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Top 5 Surprising Foods You May Have Never Tasted: Jerusalem Artichokes

Updated on January 30, 2010

Very surprisingly, the Jerusalem artichoke is not from Jerusalem, nor is it an artichoke. In fact, this nutty tuber is not even from the Middle East. The Jerusalem artichoke comes from the southern part of the United States, where Native Americans enjoyed its versatility and sweet flavor. The iron and thiamin contained in these small dynamos is impressive. And the good news is that they are so easy to make! Just about anything you make using potatoes can be done with Jerusalem artichokes. However you are going to notice that the taste of Jerusalem artichokes is quite a bit different from potatoes. If I had to come up with one vegetable that it tastes the most like, I'd have to say the base of artichokes (hence the name).

Jerusalem artichokes are also called sunchokes, a more appropriate name, since Jerusalem artichokes are part of the sunflower family.

Nutritional Perks

When it comes to iron content, Jerusalem artichokes are hard to beat. Just 1 cup of sliced Jerusalem artichoke contains over 5 milligrams of iron. That's about 30 percent of the Daily Value. In fact, it contains over three times as much iron as an equal serving of broccoli.

Jerusalem artichokes are also a source of phosphorus and an excellent source of thiamin. One cup of sliced Jerusalem artichoke contains about 12 percent of the Daily Value of phosphorus and about 20 percent of the Daily Value for thiamin, the mineral essential for energy production.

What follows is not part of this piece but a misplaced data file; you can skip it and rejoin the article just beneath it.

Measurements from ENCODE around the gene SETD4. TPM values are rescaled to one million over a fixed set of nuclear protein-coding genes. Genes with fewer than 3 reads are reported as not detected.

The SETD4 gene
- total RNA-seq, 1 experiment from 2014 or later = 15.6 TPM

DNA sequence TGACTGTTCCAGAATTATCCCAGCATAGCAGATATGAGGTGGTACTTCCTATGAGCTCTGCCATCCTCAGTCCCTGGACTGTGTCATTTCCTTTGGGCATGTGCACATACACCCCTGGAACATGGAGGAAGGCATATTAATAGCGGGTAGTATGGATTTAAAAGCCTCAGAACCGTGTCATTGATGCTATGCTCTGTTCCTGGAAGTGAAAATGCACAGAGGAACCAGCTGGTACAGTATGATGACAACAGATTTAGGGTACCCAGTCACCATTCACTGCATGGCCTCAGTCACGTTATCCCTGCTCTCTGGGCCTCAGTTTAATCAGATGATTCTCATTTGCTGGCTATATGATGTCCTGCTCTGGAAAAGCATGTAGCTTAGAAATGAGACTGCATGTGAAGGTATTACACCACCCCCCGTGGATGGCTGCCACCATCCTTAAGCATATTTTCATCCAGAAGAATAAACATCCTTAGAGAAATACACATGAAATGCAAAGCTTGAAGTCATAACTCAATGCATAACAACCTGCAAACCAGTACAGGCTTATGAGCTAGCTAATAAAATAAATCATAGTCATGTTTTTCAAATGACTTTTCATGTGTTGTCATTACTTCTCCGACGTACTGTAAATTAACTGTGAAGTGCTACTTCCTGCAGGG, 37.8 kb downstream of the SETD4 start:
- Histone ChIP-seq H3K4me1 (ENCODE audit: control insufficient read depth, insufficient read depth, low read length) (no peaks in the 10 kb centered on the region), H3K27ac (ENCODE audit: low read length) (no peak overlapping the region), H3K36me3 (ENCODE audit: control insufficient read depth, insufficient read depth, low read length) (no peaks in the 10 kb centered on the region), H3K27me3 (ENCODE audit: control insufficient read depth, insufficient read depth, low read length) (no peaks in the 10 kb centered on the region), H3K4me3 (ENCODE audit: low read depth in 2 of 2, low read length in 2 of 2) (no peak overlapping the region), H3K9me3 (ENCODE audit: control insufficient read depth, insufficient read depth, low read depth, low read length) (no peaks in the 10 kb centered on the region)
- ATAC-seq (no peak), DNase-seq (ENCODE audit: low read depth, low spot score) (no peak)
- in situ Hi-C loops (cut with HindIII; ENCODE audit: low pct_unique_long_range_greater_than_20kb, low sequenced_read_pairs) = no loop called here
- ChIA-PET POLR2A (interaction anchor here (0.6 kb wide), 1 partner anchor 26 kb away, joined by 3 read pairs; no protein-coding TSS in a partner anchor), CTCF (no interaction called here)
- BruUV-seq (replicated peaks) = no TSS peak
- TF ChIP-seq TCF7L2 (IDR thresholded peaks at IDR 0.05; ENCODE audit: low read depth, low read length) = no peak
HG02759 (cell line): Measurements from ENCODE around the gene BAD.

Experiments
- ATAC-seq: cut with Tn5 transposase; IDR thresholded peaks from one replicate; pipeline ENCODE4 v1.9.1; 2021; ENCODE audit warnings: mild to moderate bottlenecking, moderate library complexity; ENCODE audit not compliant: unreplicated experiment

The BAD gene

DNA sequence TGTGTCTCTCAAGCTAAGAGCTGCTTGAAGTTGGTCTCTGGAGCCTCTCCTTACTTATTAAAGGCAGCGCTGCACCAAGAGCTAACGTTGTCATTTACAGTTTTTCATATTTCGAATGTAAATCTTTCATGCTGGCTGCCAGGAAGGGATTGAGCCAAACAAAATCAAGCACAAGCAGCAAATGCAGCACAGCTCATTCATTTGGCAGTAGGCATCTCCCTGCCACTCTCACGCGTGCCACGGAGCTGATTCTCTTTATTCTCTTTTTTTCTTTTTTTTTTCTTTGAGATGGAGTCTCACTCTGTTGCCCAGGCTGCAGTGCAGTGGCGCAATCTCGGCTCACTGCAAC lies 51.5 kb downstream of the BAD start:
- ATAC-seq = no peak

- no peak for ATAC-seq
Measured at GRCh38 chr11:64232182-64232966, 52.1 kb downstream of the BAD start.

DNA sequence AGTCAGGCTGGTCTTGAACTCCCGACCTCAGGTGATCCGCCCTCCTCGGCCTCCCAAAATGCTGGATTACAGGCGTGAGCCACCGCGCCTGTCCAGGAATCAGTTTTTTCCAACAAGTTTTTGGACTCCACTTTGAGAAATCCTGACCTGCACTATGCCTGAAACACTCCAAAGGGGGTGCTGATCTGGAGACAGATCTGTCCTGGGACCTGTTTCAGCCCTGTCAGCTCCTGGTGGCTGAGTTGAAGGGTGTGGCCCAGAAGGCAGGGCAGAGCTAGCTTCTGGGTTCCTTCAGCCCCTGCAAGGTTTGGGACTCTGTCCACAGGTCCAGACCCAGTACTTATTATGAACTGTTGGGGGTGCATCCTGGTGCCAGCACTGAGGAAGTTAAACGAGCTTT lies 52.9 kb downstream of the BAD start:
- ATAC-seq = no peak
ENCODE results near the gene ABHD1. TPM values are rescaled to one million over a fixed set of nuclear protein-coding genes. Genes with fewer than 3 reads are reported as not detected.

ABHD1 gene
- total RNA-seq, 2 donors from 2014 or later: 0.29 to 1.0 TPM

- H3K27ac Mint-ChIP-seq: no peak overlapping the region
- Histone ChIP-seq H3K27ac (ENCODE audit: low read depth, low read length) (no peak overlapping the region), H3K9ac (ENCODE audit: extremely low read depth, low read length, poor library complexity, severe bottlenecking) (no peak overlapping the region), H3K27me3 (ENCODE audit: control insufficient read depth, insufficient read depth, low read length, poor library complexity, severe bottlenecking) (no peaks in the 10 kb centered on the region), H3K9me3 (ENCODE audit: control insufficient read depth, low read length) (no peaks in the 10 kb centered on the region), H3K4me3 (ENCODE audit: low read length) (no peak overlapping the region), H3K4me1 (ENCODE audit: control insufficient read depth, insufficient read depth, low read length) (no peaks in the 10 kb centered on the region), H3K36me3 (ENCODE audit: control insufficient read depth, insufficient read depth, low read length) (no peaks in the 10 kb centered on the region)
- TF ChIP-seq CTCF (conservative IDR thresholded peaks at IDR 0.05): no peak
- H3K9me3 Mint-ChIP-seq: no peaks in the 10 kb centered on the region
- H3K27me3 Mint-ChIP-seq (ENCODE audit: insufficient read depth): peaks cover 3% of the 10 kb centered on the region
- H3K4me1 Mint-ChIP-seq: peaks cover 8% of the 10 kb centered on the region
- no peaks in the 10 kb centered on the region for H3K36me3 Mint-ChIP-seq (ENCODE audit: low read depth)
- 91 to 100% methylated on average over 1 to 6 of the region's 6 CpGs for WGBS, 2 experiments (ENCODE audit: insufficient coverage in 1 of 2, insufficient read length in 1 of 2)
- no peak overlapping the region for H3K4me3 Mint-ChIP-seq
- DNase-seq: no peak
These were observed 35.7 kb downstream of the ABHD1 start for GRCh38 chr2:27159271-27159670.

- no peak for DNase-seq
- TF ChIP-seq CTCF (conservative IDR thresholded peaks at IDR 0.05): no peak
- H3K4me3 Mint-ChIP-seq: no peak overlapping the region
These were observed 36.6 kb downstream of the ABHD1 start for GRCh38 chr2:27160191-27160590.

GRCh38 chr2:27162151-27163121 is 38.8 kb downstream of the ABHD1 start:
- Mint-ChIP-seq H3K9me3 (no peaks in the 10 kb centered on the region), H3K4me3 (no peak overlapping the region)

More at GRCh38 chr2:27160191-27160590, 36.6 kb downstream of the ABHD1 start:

Selecting Jerusalem Artichokes

Look for a Jerusalem artichoke that's heavy for its size. This usually indicates it's full of moisture and is still fresh. The color should be tan or cream. Surface texture varies from smooth to lumpy. Steer clear of Jerusalem artichokes that are green, wrinkled or dry-looking.

Jerusalem artichokes are available year-round, with the sweetest yield in fall and winter.

Storage and Handling

Keep Jerusalem artichokes in the crisper drawer of your refrigerator, wrapped in a plastic bag. They should keep for up to one week. They can also been kept in a cool, dry cellar.

Preparation Pointers

When you're preparing your Jerusalem artichokes, just think of them like potatoes. Personally I love to leave the peels on both potatoes and Jerusalem artichokes as I just love the flavor and texture, but some people prefer to peel them especially if they are going to mash them. I was once living in an Iron Curtain country and had a fair number of dinner parties. One evening I was invited to a dinner party at a friend's house and when I arrived and sat down I found that all the other guests were staring at me even more than usual. I asked them politely what the fascination was, and one lady near the end of the table stated that they had all heard about me, I was the guy who ate potatoes with the peels! Apparently in that country the only use for potato peels is to feed pigs. No self respecting national would actually eat a potato peel. They would be just as likely to eat a potato peel as we would be in eating a banana peel!

Continued In Top 5 Surprising Foods You May Have Never Tasted: Parsnips


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    • Hal Licino profile imageAUTHOR

      Hal Licino 

      8 years ago from Toronto

      I had some freshly picked sunchokes in southern Italy that were aaaaaaaaaaaamazing! A completely different taste. Yum!

    • Sally's Trove profile image


      8 years ago from Southeastern Pennsylvania

      They are also easy to grow, although in a temperate climate they will remain quite small. That nutty taste of a sunchoke dug up fresh out of the garden surpasses any bought in a store.


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